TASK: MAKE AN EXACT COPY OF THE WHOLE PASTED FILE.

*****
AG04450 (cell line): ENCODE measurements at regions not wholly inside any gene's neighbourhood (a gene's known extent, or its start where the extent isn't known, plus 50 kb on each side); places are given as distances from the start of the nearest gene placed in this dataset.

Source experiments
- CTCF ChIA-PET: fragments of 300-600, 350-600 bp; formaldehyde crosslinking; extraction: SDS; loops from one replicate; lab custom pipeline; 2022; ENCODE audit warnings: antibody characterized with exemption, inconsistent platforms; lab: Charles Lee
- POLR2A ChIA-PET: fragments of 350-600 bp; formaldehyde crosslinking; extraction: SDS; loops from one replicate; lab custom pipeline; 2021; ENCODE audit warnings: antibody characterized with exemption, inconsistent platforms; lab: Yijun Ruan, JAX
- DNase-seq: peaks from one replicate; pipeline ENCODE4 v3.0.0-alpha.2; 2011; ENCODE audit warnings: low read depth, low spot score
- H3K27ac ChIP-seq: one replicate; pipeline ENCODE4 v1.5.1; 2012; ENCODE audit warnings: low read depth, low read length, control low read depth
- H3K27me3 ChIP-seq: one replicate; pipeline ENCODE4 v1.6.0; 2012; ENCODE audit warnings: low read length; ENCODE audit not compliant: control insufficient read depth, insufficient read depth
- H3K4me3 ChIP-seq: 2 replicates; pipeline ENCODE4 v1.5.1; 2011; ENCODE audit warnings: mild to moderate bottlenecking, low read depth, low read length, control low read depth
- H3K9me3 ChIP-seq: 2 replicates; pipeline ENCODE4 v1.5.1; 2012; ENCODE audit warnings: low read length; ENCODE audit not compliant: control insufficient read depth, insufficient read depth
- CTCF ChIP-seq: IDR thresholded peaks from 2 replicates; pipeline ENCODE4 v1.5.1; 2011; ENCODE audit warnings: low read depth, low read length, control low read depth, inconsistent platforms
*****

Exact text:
AG04450 (cell line): ENCODE measurements at regions not wholly inside any gene's neighbourhood (a gene's known extent, or its start where the extent isn't known, plus 50 kb on each side); places are given as distances from the start of the nearest gene placed in this dataset.

Source experiments
- CTCF ChIA-PET: fragments of 300-600, 350-600 bp; formaldehyde crosslinking; extraction: SDS; loops from one replicate; lab custom pipeline; 2022; ENCODE audit warnings: antibody characterized with exemption, inconsistent platforms; lab: Charles Lee
- POLR2A ChIA-PET: fragments of 350-600 bp; formaldehyde crosslinking; extraction: SDS; loops from one replicate; lab custom pipeline; 2021; ENCODE audit warnings: antibody characterized with exemption, inconsistent platforms; lab: Yijun Ruan, JAX
- DNase-seq: peaks from one replicate; pipeline ENCODE4 v3.0.0-alpha.2; 2011; ENCODE audit warnings: low read depth, low spot score
- H3K27ac ChIP-seq: one replicate; pipeline ENCODE4 v1.5.1; 2012; ENCODE audit warnings: low read depth, low read length, control low read depth
- H3K27me3 ChIP-seq: one replicate; pipeline ENCODE4 v1.6.0; 2012; ENCODE audit warnings: low read length; ENCODE audit not compliant: control insufficient read depth, insufficient read depth
- H3K4me3 ChIP-seq: 2 replicates; pipeline ENCODE4 v1.5.1; 2011; ENCODE audit warnings: mild to moderate bottlenecking, low read depth, low read length, control low read depth
- H3K9me3 ChIP-seq: 2 replicates; pipeline ENCODE4 v1.5.1; 2012; ENCODE audit warnings: low read length; ENCODE audit not compliant: control insufficient read depth, insufficient read depth
- CTCF ChIP-seq: IDR thresholded peaks from 2 replicates; pipeline ENCODE4 v1.5.1; 2011; ENCODE audit warnings: low read depth, low read length, control low read depth, inconsistent platforms